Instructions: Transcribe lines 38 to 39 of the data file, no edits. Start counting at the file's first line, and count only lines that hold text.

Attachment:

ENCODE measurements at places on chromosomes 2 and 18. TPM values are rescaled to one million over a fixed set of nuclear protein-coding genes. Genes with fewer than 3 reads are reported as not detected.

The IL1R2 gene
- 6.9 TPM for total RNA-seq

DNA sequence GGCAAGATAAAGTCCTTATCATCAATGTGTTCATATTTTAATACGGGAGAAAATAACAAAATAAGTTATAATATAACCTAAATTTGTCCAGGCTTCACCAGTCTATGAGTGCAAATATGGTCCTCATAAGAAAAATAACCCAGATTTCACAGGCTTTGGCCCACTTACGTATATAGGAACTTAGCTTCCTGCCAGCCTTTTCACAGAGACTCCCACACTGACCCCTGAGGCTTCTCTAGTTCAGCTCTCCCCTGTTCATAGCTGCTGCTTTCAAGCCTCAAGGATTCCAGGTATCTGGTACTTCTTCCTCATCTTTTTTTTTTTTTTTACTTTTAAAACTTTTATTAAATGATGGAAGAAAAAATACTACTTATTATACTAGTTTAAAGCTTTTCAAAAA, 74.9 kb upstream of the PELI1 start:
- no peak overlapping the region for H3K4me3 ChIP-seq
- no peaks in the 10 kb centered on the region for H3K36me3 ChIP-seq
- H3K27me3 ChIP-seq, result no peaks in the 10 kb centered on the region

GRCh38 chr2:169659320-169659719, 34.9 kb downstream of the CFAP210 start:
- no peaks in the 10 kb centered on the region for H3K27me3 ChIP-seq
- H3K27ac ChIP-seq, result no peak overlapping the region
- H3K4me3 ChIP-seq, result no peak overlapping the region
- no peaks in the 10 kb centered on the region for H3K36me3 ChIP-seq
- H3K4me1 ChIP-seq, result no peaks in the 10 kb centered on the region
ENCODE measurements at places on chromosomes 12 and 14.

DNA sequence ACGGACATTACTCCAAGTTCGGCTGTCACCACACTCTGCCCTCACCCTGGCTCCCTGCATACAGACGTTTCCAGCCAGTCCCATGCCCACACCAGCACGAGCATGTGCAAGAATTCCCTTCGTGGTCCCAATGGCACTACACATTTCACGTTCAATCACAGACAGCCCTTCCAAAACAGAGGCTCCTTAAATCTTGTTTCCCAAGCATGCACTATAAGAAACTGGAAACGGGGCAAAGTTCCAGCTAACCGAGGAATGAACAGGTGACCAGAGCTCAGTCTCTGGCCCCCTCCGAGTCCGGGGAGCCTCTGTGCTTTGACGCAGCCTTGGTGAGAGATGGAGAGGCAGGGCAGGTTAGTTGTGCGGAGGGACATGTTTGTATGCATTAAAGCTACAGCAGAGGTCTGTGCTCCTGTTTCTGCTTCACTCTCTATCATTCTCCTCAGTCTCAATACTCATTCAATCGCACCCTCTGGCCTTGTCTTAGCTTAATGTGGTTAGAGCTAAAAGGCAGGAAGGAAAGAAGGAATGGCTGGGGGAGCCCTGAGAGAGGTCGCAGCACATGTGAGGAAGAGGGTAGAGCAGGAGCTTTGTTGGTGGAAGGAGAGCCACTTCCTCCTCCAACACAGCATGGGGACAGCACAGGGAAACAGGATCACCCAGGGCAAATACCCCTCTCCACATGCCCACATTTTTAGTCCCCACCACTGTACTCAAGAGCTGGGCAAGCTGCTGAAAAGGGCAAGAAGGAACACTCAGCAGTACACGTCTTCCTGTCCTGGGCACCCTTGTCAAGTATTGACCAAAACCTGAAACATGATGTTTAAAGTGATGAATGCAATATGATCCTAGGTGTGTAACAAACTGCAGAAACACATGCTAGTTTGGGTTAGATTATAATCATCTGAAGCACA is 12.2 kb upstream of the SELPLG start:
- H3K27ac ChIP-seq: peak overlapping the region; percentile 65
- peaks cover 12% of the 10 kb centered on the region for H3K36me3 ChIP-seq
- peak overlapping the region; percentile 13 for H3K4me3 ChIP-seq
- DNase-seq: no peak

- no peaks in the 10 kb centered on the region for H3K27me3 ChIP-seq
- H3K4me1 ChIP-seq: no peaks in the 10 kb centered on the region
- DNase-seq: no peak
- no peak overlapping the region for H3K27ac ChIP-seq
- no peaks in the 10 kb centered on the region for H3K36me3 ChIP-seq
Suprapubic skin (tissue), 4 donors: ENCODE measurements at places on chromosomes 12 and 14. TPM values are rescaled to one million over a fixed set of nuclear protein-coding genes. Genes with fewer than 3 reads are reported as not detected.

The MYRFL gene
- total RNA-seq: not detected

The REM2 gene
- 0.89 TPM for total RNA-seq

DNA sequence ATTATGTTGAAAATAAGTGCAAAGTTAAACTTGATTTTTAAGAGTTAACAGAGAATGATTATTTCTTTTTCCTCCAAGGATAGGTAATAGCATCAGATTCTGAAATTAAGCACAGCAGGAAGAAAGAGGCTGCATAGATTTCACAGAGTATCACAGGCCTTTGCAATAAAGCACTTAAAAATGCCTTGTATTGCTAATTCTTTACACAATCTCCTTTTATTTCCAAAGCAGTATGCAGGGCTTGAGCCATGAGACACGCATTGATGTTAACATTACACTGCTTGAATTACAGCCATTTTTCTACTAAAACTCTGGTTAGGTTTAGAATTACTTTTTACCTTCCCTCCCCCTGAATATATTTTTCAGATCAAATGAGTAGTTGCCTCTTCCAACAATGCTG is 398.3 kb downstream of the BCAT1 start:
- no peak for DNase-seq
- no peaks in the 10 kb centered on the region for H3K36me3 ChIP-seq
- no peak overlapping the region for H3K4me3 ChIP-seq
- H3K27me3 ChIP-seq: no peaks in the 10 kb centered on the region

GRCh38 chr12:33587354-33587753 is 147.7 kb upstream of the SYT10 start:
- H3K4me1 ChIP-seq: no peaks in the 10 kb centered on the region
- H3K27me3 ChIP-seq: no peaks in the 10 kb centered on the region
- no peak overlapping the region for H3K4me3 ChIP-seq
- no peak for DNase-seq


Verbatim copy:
- no peak overlapping the region for H3K4me3 ChIP-seq
- no peak for DNase-seq